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Abraham Lincoln, Stephen A. Douglas, Debates of Lincoln and Douglas: Carefully Prepared by the Reporters of Each Party at the times of their Delivery., Third joint debate, at Jonesboro, September 15, 1858. (search)
ld, they dare not call a Republican Convention, but invite all the enemies of the Democracy to unite, and when they get down into Egypt, Trumbull issues notices calling upon the Free Democracy to assemble and hear him speak. I have one of the handbills calling a Trumbull meeting at Waterloo the other day, which I received there, which, is in the following language: A meeting of the Free Democracy will take place in Waterloo, on Monday, Sept. 13th inst., whereat Hon. Lyman Trumbull, Hon. John Baker and others, will address the people upon the different political topics of the day. Members of all parties arc cordially invited to be present, and hear and determine for themselves. The Monroe free Democracy. What is that name of Free Democrats put forth for unless to deceive the people, and make them believe that Trumbull and his followers are not the same party as that which raises the black flag of Abolitionism in the northern part of this State, and makes war upon the Democrat
Abraham Lincoln, Stephen A. Douglas, Debates of Lincoln and Douglas: Carefully Prepared by the Reporters of Each Party at the times of their Delivery., Fourth joint debate, at Charleston, September 18, 1858. (search)
show you under what notice his meeting was called You see these people are Black Republicans or Abolitionists up north, while at Springfield to-day, they dare not call their Convention Republican, but are obliged to say a Convention of all men opposed to the Democratic party, and in Monroe county and lower Egypt Trumbull advertises their meetings as follows: A meeting of the Free Democracy will take place at Waterloo, on Monday, September 12th inst., whereat Hon. Lyman Trumbull, Hon. John Baker, and others, will address the people upon the different political topics of the day. Members of all parties are cordially invited to be present, and hear and determine for themselves. September 9, 1858. the free Democracy Did you ever before hear of this new party called the Free Democracy? What object have these Black Republicans in changing their name in every county? They have one name in the north, another in the center, and another in the South. When I used to practice
Admiral David D. Porter, The Naval History of the Civil War., Chapter 34: (search)
nder; Assistant Paymaster, Richard Washington; Chief Engineer P. G. Peltz; Assistant Engineers, Elijah Laws, G. P. Hunt, Geo. W. Melville and Jas. H. Perry; Acting-Master's Mates, Charles Trathen, Paul Borner, C. H. Chase and C. H. Davidson; Boatswain, G. C. Abbott; Gunner, Geo. Edmond. Steam-frigate San Jacinto. Commander, Wm. Rockendorff; Lieutenant-Commander, Ralph Chandler; Lieutenant, B. P. Smith; Assistant Surgeon, I. W. Bragg; Assistant Paymaster, T. C. Masten; Acting-Masters, John Baker, H. J. Coop and D. G. McRitchie; Captain of Marines, L. L. Dawson; First-Lieutenant of Marines, Robert Kidd; Chief Engineer, M. Kellogg; Assistant Engineers, G. W. Hall, H. S. Davids, H. C. McIlvaine, Edwin Wells, H. W. Scott. Edm. Lincoln and N. P. Towne; Boatswain, John Marley; Carpenters, J. W. North and R. A. Williams; Gunner, C. A. Stephenson; Acting-Master's Mates, J. D. Weed, H. T. Keen and A. H. Fuller. Tug Dragon. Acting-Arssistant Engineer, John Jordan. Iron-clad. Gale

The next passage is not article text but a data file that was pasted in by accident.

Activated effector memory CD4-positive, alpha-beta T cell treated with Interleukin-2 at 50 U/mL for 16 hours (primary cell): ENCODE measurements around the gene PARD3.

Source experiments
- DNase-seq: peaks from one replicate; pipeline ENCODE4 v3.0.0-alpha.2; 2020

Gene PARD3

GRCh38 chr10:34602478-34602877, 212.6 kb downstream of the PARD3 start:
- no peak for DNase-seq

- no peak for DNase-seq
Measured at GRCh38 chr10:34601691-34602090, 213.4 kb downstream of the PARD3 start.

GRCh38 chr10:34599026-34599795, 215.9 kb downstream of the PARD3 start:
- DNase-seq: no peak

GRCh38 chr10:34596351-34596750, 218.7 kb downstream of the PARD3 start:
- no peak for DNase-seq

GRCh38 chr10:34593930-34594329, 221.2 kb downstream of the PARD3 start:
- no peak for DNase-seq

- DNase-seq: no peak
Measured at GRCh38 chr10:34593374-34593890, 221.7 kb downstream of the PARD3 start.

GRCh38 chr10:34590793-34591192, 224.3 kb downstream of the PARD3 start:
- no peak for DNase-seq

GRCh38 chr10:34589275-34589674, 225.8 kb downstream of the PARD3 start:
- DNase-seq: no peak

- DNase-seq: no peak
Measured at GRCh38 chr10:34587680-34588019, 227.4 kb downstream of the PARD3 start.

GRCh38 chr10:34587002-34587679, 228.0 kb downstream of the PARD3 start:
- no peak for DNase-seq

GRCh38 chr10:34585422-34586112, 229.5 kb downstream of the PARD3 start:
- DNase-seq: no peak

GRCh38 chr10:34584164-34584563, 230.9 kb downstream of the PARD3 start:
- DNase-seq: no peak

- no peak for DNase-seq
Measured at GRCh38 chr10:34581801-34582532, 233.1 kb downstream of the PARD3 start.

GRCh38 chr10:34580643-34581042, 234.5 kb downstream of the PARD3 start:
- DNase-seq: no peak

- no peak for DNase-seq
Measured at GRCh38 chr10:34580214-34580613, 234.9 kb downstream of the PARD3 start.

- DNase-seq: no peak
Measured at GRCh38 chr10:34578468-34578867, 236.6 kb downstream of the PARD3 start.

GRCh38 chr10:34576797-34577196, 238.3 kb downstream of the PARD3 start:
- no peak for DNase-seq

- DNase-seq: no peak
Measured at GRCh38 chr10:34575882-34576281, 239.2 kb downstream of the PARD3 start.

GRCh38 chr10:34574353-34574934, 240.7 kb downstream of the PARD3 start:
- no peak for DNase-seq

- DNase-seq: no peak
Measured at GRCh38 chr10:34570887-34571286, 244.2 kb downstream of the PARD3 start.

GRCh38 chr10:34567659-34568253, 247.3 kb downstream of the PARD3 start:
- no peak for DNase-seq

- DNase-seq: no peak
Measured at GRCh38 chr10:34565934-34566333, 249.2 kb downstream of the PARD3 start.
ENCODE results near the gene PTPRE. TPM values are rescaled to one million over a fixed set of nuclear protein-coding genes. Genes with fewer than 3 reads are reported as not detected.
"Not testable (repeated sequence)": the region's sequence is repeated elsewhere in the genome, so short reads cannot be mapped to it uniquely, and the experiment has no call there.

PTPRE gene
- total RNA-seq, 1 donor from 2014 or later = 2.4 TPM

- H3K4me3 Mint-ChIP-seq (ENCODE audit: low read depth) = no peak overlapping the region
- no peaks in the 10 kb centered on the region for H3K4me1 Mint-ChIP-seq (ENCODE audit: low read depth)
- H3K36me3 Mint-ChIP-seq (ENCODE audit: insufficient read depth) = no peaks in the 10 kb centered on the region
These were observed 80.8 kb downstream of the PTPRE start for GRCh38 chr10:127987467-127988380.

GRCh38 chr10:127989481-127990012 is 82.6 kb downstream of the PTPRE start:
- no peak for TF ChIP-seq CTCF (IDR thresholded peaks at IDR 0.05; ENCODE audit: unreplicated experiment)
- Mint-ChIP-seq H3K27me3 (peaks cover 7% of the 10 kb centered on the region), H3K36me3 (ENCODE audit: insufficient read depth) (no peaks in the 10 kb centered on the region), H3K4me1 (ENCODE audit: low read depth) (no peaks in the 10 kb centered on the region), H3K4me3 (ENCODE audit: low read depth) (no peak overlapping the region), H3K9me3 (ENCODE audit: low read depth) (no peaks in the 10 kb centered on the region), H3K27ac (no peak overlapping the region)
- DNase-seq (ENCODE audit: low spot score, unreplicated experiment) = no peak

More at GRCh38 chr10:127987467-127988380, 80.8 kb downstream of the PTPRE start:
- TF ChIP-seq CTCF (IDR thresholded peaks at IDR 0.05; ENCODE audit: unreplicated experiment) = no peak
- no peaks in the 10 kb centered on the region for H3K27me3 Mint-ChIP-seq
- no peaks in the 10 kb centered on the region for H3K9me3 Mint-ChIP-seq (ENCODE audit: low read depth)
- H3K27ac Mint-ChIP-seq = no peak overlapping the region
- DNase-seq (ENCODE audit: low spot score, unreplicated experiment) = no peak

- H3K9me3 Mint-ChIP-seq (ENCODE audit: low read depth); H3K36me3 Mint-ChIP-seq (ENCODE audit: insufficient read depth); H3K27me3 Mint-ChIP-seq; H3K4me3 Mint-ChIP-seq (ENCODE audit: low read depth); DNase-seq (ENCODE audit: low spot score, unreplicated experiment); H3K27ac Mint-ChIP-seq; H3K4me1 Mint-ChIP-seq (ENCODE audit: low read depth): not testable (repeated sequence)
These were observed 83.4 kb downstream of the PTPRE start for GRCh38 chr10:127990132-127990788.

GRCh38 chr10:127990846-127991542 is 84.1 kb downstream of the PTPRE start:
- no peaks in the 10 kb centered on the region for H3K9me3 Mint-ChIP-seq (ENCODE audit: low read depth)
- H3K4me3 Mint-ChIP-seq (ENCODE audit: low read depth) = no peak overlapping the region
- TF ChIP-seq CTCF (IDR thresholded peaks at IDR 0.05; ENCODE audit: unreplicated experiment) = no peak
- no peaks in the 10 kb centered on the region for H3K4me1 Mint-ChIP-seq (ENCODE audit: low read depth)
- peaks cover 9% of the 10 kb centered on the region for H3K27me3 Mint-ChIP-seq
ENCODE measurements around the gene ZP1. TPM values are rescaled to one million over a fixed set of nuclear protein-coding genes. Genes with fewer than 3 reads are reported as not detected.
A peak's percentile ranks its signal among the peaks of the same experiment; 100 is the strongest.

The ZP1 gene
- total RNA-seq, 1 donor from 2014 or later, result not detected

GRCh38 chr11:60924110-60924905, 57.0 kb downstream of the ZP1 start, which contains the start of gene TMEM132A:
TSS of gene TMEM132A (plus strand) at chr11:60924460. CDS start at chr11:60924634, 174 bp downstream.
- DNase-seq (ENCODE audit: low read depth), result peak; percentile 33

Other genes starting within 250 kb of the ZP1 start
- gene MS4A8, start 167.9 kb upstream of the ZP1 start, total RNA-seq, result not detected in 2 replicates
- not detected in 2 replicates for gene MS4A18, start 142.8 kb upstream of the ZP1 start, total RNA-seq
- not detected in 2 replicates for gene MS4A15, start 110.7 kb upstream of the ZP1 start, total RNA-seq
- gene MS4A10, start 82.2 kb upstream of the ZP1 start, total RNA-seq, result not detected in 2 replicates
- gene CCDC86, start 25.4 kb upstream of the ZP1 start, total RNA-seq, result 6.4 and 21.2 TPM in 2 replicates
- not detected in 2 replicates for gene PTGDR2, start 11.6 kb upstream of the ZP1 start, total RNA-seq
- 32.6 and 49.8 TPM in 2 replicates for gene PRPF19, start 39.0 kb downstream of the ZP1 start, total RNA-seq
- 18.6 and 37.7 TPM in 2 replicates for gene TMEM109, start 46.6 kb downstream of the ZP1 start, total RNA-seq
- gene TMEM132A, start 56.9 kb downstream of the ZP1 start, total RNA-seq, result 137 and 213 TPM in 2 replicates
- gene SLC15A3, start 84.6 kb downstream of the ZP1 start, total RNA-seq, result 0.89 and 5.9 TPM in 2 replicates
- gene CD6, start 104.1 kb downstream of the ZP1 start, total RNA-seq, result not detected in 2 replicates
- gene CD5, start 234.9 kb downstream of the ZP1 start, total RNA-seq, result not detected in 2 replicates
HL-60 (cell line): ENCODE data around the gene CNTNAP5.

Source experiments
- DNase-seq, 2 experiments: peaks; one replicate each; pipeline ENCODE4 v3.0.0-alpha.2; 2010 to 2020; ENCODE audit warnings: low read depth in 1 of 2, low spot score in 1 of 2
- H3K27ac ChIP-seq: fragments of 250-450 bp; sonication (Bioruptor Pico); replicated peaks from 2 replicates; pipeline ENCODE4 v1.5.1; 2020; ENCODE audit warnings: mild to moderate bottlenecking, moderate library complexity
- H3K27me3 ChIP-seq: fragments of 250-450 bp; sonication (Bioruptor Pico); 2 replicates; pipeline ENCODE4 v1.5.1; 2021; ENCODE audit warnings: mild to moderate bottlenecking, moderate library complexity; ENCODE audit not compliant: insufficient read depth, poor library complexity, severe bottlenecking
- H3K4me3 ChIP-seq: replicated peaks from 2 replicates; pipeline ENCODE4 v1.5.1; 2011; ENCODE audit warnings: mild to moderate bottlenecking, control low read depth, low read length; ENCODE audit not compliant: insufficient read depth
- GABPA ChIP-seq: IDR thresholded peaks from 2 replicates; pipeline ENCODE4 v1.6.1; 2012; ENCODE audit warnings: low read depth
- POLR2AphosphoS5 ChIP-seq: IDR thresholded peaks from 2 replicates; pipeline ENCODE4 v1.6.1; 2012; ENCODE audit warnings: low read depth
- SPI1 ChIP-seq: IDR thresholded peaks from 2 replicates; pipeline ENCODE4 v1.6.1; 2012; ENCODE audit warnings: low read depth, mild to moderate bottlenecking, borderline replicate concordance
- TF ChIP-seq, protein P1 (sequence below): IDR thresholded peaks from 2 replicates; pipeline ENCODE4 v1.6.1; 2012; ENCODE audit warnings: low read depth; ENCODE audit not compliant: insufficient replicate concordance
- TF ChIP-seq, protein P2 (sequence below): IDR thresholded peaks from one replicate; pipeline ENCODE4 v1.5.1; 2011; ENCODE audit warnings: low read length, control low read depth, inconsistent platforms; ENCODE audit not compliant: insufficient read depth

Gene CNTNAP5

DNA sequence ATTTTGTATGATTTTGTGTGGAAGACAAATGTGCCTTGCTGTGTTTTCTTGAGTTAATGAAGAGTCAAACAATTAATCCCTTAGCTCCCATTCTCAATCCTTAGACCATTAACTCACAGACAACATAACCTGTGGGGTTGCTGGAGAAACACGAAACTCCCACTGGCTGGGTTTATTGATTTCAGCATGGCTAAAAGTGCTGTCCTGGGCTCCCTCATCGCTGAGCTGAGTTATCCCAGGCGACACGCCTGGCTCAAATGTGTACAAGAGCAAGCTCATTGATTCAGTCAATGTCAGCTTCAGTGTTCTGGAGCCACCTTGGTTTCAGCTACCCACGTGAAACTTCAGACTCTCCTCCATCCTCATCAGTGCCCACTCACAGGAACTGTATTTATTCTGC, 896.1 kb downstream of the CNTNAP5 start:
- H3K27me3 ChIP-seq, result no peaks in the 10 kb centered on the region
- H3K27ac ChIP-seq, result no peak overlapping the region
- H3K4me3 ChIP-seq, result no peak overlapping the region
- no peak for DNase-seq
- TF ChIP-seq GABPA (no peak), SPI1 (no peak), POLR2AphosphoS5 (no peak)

Admiral David D. Porter, The Naval History of the Civil War., Chapter 37: operations of the East Gulf Squadron to October, 1863. (search)
Smith, John Fuller, Chas. DeBevoise and George J. Murray; Acting-Master's Mates, E. Pavys, E. S. D. Howland, John Boyle, V. W. Jones and T. W. Jones; Marine Corps: Second-Lieutenant, R. S. Collum; Boatswain, J. A. Briscoe. Steamer San Jacinto. Commander, Wm. Ronckendorff; Lieutenant-Commander, Ralph Chandler; Assistant Surgeon, I. W. Bragg; Paymaster, Cramer Burt; Marine Officers, Capt. J. Schermerhorn; Second-Lieutenant, L. W. Powell; Acting-Masters, D. G. McRitchie, H. J. Coop and John Baker, Acting-Master's Mates, H. H Fuller, H. T. Keene, J. D. Weed and T. C. Jones; Engineers: Chief, Mortimer Kellogg; Assistants, H. S. Davids, H. C. McIlvaine, Edwin Wells, H. W. Scott, Edmund Lincoln and N. P. Towne; Boatswain, John Marley; Acting-Gunner, C. A. Stevenson; Carpenter, R. A. Williams; Sailmaker, J. H. North. Steamer Penguin. Commander, J. C. Williamson; Acting-Assistant Surgeon, G. B. Higginbotham; Acting-Assistant Paymaster, W. C. Cook; Acting-Masters, T. Durham, S. B. R
Sheppard, seriously through the left lung; and First Lieut. Wm. H. Powell, slightly in the shoulder. Twenty-six are missing; some of these, I am mortified to say, ran away at the first fire. Their names shall be duly reported. During the engagement my color-bearer was shot, and down went the flag; but like lightning it gleamed aloft again, in the hands of three men, struggling who should have it; their names are John B. Schuble of company E, Charles Flick-hammer of company H, and Sergeant John Baker of company D; the latter bore it throughout the remainder of the day. Private Wm. Shumaker of company G was badly shot through the thigh, but persisted in lighting with the regiment till he was forced to the rear by order of his captain; I commend him for his devotion. Sergeant-Major Willett deported himself most bravely, and deserves promotion. Adjutant Johnston rendered me every assistance in his power, and I especially thank him. On the morning of the first of January, I recei